Sunday, August 18, 2019

RV Park Living in San Miguel de Allende, Trolley Tour of the City, and Hiking the Botanical Garden

At the San Miguel de Allende Mirador (Lookout)
      We finally got to go on the Trolley Tour of San Miguel de Allende! On our third attempt, we arrived early enough to purchase a ticket before they sold out. We had to settle for a Spanish-only tour as there is only one bilingual tour per day in July, but it was fine. It was actually good practice for me to learn to hear Spanish and Jon could interpret most of the information that I couldn’t understand.
     Much of the tour we had already experienced while walking around downtown, but the view from El Mirador (the outlook) was worth the 40 pesos ($2 US) per person, providing a panoramic view of the city. It was especially breathtaking to see the Parroquia San Miguel Arcángel, the magnificent neo-Gothic 17th-century church, from this mountainside vista.
     There are so many beautiful old churches in San Miguel de Allende, I could do an entire blog post on that topic alone. Designated a World Heritage Site in 2008 by UNESCO, San Miguel de Allende's well-preserved historic center is filled with buildings from the 17th and 18th centuries.
     One of my bucket list items was to visit the El Charco Botanical Garden in San Miguel de Allende. We finally made it a day trip and hiked almost all of the trails. Since there is little rainfall in this area, the garden exhibited mostly cacti, agave, and other drought-tolerant plants. The trails led us down to the reservoir, a wetland for birds, turtles, and various aquatic plants. It was a more strenuous hike than I expected, mostly because it's in the mountains at 6500 feet and, even after spending three weeks there, I had not completely adapted to living at this altitude.
     The San Ramón Hotel & RV Park in San Miguel de Allende was a pleasant place for us to live in our motorhome for three weeks while we explored the city. We parked on a level concrete slab with full hookups, surrounded by shade trees and lawns. Our view was of a lush green pasture and trees where beautiful horses and frisky sheep played and grazed during the day. We felt like we were out in the country but we were only a short bus ride from downtown San Miguel de Allende. Uber was also easy to use and inexpensive, so we often bussed into town for dinner and took Uber home.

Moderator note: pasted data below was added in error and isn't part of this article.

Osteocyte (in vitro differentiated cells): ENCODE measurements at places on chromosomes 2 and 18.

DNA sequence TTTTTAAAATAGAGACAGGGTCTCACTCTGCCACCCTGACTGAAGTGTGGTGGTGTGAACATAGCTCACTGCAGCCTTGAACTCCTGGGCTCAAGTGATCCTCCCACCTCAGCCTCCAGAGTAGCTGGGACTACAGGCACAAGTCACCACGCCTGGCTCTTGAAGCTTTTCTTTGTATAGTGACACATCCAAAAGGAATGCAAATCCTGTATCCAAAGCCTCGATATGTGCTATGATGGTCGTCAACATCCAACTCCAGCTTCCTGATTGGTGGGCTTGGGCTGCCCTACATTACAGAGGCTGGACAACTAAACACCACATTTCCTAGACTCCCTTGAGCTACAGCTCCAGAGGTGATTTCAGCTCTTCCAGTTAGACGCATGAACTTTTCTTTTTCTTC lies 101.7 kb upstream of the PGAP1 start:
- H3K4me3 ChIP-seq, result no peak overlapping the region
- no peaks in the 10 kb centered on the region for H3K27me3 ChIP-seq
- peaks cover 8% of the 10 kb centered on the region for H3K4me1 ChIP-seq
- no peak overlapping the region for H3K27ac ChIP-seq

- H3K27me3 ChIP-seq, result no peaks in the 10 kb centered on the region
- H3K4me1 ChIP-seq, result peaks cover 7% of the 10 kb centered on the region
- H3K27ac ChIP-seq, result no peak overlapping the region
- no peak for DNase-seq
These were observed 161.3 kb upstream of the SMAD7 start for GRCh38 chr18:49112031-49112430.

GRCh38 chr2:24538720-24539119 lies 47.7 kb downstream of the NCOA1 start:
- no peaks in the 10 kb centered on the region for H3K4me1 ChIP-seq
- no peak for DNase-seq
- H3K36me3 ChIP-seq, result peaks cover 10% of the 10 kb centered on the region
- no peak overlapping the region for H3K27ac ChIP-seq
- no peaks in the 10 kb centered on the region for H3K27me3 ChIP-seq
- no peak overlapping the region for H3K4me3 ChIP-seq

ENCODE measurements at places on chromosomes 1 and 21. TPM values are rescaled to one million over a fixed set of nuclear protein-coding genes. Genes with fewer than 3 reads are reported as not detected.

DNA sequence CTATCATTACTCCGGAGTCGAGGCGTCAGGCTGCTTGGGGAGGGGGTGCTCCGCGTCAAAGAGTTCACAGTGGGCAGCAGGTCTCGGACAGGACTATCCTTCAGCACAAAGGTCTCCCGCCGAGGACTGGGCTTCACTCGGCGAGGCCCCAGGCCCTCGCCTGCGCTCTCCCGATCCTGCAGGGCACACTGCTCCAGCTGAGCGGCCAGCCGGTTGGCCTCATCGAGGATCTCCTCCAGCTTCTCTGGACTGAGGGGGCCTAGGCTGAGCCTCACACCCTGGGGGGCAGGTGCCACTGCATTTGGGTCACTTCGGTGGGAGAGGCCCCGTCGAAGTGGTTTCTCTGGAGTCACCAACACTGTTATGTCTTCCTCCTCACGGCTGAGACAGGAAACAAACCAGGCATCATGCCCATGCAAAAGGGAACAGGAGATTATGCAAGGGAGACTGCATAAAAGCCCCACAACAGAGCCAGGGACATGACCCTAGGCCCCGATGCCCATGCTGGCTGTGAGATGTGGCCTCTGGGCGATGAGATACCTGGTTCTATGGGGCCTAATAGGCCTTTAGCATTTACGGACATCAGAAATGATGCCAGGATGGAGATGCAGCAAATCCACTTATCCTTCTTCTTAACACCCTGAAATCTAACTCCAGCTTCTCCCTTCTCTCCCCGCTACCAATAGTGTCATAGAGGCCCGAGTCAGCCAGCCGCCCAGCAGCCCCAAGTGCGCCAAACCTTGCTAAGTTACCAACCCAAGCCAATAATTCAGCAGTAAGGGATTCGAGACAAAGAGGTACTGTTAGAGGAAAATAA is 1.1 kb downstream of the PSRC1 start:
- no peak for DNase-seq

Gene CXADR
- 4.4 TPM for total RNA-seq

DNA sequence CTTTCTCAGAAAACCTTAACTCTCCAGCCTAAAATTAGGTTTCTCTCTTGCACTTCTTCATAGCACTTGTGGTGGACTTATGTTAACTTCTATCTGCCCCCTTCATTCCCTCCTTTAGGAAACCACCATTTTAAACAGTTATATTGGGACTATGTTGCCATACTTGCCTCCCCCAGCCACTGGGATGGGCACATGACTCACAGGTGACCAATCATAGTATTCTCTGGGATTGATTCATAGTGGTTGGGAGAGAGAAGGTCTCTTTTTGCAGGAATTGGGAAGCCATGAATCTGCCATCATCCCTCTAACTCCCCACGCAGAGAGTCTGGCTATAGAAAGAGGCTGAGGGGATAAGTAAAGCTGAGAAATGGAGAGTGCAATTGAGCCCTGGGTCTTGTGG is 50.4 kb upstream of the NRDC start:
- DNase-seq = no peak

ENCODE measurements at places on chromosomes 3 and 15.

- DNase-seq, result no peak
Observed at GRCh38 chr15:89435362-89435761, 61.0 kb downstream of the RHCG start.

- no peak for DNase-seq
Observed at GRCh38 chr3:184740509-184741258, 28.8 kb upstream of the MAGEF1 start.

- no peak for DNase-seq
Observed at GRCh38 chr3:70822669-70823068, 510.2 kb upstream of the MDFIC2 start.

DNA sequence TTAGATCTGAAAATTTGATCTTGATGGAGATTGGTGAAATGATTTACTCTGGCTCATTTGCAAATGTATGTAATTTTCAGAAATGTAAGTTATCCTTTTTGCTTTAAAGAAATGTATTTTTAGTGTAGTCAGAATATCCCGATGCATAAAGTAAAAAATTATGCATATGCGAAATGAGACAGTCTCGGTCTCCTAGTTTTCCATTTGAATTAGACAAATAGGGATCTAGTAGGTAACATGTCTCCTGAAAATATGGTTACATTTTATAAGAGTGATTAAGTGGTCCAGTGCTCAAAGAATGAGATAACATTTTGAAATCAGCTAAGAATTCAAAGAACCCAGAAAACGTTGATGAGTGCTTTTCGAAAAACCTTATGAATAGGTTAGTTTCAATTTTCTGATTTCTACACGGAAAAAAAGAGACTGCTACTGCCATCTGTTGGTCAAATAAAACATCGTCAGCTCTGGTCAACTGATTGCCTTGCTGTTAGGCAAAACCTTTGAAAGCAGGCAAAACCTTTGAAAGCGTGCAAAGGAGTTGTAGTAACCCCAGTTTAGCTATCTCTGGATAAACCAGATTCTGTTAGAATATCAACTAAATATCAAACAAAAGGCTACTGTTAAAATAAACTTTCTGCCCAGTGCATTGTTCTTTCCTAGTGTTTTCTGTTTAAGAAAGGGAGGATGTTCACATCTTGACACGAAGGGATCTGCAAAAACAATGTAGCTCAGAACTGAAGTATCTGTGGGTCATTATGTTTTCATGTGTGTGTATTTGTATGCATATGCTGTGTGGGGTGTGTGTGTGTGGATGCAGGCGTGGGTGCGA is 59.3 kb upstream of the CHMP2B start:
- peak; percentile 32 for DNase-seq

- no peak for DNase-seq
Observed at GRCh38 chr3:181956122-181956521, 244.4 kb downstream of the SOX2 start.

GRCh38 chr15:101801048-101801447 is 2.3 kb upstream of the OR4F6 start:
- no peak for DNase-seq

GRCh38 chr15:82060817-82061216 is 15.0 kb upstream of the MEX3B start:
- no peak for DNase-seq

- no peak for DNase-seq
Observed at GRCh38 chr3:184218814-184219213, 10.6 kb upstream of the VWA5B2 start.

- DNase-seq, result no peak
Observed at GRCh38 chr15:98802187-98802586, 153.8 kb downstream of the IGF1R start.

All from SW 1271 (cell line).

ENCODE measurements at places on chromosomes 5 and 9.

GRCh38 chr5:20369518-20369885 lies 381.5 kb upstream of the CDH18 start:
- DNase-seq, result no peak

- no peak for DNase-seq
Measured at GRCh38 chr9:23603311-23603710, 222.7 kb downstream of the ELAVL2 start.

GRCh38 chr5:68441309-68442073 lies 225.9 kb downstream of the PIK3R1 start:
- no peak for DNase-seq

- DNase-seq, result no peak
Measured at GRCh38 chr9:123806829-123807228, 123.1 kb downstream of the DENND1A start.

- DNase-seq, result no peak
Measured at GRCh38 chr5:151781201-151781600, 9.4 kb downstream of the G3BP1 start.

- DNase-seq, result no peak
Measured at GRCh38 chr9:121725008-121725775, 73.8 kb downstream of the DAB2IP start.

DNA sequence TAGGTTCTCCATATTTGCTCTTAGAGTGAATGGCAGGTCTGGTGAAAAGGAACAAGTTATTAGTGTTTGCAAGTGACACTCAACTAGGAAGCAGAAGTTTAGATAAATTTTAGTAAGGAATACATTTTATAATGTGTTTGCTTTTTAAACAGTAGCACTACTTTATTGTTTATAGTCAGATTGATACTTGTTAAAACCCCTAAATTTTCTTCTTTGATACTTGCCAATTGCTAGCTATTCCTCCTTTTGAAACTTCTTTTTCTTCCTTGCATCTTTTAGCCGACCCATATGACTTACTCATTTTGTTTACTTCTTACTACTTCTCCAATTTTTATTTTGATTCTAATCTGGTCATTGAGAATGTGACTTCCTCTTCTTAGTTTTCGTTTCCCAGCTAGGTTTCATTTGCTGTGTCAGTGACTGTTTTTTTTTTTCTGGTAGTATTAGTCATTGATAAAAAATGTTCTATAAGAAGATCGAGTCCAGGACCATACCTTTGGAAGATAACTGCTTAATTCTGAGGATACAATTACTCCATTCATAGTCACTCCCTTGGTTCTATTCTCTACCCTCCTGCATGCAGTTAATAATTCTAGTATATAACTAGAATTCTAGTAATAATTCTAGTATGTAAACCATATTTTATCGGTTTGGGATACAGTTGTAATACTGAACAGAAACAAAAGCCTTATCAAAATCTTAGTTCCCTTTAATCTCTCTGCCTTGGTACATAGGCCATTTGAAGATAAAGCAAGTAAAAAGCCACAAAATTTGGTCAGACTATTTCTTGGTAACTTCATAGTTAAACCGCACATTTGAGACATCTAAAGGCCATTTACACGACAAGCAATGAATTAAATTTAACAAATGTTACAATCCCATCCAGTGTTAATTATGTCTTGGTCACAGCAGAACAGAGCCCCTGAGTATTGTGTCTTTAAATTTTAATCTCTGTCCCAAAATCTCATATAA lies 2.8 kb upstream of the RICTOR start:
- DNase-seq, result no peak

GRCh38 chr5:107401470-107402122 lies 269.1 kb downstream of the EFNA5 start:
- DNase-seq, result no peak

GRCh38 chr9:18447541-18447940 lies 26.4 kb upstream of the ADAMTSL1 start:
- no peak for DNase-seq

The variety of RVs parked at San Ramon RV Park, even during low season, was interesting. We especially liked the old, renovated green Winnebago with flowers painted on the body. No, it wasn't owned by hippies, but by an elderly Mexican couple. The swimming pool was emptied and refilled daily with fresh warm mineral water, a nice place to spend an hour on an 80-degree afternoon.  
     We'll definitely return to San Miguel de Allende. We can't get enough of the various views of the churches and the wonderful restaurants. Maybe this will become our summer home. Its cooler, drier summer climate is a refreshing break from the humid, hot rainy season on the Pacific coast.
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Friday, August 2, 2019

San Miguel de Allende: A Wonderful Place to Be in July

     The Parroquia San Miguel Arcángel is probably the most photographed building in San Miguel de Allende—for good reason. It is the most beautiful church I’ve seen in all of my travels. When the sunlight changes, the colors of the stones change and a new photo is called for. When it rains, the church changes color again and my camera comes out for another photo. Of course, I can’t post all of them, though I’m tempted to show every changing mood of this masterpiece.